- Rose rosette is becoming very apparent on wild roses along roadsides but has spread to home landscapes. This disease abbreviated (RRD), is caused by a virus and infects multiflora as well as ornamental roses, including KnockOut roses.
- The initial symptoms are reddening of the stems and stunted growth. Sometimes there is a proliferation or clustering of stems with excessive soft pliable thorns. The flowers may also abort. Infected roses may die within two years.
- The disease is transmitted by an eriophyid mite and by grafting. Mites can be carried by wind currents from infected roses to healthy plants downwind.
- Multiflora rose serves as the main source of infection in ornamental plantings.
Rose rosette symptoms. Photo: David L. Clement, University of Maryland
- Early detection is critical to prevent further disease spread within a planting.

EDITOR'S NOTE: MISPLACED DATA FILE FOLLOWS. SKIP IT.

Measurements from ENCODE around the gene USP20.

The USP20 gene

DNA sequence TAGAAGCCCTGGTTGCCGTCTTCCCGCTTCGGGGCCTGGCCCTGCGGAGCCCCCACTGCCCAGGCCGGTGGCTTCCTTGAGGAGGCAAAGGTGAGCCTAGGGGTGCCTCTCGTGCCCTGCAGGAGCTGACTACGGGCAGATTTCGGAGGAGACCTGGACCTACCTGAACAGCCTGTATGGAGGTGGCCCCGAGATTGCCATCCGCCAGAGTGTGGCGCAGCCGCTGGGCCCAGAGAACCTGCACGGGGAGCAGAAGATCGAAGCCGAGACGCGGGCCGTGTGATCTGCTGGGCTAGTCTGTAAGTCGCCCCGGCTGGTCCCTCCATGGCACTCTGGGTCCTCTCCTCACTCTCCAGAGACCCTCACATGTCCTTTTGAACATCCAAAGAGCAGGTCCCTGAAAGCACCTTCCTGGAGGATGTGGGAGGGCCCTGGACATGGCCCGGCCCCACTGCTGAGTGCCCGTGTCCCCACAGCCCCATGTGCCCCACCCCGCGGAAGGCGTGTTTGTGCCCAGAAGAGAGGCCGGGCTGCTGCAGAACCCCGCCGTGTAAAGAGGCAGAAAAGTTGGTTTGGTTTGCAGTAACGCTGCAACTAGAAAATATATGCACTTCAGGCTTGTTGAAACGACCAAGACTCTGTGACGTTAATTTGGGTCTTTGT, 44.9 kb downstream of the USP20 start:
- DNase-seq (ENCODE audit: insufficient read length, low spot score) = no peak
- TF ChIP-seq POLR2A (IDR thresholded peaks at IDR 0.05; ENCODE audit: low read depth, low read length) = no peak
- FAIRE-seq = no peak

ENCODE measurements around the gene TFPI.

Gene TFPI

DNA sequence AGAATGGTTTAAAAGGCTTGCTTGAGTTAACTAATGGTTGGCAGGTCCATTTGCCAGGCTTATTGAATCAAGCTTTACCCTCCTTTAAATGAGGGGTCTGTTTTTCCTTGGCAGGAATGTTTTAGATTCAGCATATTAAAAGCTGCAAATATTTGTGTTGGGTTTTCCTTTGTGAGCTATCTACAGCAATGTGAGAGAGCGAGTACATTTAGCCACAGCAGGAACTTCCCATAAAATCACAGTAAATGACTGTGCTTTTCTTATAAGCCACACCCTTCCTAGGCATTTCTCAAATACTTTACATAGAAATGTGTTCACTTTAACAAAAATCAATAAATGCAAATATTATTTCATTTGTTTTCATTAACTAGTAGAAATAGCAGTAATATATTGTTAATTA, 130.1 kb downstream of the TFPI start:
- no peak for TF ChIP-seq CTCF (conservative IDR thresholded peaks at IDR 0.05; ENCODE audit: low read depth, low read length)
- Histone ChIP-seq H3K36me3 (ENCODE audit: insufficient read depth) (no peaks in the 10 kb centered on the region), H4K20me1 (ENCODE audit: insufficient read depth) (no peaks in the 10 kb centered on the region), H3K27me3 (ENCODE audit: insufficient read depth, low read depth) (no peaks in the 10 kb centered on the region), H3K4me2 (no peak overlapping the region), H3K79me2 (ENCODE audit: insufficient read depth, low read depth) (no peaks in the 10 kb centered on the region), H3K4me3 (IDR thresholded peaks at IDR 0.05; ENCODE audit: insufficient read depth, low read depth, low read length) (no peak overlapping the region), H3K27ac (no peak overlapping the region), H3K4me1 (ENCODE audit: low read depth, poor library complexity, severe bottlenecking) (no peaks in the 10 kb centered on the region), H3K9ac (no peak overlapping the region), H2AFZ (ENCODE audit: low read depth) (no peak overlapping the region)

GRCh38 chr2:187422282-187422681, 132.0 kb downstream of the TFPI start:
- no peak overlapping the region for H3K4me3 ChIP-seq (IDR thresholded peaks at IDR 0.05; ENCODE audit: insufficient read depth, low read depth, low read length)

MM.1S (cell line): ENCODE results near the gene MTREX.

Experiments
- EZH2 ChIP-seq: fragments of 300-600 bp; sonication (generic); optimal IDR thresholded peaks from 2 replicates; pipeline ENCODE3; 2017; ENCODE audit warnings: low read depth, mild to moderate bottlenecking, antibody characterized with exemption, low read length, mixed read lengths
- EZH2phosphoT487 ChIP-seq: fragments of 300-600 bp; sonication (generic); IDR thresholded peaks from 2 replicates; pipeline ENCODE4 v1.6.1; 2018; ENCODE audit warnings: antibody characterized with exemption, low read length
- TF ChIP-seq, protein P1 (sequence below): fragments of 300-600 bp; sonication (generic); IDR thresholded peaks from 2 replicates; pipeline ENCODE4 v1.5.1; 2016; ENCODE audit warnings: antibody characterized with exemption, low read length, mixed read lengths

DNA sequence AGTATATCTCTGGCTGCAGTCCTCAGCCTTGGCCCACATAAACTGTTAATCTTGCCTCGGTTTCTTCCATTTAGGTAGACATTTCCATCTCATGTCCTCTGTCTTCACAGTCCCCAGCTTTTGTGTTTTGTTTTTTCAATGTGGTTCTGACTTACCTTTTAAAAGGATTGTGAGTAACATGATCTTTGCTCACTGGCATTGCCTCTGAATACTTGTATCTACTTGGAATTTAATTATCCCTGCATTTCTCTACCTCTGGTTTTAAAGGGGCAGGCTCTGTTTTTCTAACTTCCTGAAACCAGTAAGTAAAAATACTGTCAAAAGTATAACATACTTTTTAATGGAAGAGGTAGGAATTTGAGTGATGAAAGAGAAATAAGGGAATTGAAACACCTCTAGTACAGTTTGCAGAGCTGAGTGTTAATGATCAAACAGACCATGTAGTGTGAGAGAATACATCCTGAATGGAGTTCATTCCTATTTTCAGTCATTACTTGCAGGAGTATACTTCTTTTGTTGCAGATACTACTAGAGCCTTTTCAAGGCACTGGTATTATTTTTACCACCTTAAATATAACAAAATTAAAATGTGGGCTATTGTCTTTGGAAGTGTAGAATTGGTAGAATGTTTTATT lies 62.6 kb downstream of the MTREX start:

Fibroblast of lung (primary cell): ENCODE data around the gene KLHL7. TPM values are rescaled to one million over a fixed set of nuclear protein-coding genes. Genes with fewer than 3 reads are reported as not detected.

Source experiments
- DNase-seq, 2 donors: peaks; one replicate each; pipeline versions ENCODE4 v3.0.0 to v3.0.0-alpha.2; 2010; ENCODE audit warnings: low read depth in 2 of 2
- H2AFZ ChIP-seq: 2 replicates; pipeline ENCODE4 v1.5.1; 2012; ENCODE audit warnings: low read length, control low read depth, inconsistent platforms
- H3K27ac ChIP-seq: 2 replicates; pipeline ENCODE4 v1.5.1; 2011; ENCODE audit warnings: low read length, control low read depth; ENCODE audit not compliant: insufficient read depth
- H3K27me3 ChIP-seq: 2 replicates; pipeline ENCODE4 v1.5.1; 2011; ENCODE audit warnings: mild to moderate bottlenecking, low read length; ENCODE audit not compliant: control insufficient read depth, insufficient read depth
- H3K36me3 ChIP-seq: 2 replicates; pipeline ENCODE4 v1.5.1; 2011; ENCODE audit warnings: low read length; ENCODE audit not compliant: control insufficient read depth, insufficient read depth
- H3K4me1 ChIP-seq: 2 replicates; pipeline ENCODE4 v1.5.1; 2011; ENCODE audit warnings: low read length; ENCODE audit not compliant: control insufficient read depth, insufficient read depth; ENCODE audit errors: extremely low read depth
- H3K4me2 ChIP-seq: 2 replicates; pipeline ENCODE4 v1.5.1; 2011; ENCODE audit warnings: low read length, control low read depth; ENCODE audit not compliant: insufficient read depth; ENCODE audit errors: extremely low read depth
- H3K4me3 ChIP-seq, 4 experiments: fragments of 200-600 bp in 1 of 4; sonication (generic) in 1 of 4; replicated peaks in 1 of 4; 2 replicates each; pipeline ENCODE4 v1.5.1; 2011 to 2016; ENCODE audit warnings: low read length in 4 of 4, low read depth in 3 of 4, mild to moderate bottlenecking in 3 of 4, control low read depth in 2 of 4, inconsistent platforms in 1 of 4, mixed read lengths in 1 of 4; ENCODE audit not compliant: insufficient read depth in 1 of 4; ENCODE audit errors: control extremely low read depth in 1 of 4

- Infected roses should be uprooted and removed promptly. Since this disease is systemic and resides in the roots simple pruning will not cure diseased plants and will risk surrounding roses with infection.
- The remaining roses should be closely monitored for symptoms.
- If possible, multiflora roses should be removed from the vicinity as it is a disease carrier.
- Ornamental plantings should be planted upwind of multiflora roses and spaced so that their foliage will not touch.
- There are no pesticides for this disease and the control of eriophyid mites is very difficult.
(PDF) Early Detection of Rose Rosette Disease | The University of Tennessee